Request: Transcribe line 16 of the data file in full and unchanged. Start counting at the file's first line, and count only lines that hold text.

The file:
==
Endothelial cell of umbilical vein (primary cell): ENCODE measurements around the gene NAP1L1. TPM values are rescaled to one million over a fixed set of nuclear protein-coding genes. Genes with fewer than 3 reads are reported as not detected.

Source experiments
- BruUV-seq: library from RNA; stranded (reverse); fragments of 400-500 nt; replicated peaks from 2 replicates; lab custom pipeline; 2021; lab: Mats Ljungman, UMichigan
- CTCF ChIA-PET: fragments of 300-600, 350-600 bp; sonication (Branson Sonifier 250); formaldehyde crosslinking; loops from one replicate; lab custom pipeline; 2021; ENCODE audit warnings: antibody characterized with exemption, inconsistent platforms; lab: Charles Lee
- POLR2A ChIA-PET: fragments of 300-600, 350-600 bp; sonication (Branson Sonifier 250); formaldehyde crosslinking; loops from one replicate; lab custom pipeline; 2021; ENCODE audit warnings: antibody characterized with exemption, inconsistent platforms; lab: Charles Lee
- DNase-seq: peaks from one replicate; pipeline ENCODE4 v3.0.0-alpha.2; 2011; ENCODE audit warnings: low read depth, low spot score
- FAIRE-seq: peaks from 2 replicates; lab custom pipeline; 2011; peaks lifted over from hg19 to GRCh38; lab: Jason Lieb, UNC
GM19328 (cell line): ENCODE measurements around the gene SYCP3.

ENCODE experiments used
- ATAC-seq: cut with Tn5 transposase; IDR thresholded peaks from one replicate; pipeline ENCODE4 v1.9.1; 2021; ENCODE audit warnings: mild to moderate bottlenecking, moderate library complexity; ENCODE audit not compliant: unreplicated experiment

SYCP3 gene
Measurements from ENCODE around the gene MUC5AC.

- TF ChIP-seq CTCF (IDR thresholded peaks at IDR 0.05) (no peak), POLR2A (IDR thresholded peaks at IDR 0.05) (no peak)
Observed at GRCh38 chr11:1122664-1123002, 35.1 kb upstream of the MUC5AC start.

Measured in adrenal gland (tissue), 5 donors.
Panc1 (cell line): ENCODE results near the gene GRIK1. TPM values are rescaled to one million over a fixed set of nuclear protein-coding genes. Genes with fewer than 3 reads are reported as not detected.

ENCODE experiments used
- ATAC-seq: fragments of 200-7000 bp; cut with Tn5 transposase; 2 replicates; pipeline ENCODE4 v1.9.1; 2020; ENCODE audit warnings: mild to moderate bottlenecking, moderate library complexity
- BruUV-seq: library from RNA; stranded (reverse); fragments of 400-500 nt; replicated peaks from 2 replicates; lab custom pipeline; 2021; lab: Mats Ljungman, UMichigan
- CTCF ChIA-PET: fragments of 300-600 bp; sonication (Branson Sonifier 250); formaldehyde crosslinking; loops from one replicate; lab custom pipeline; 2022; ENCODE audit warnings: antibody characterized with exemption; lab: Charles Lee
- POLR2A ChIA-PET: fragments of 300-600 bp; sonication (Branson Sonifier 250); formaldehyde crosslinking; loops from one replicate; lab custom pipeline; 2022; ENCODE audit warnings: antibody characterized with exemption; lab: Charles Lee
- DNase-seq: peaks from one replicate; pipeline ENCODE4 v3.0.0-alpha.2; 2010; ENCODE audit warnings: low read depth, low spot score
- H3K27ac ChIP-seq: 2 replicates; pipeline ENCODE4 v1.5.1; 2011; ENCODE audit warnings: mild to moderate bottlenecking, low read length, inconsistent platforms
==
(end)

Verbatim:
Panc1 (cell line): ENCODE results near the gene GRIK1. TPM values are rescaled to one million over a fixed set of nuclear protein-coding genes. Genes with fewer than 3 reads are reported as not detected.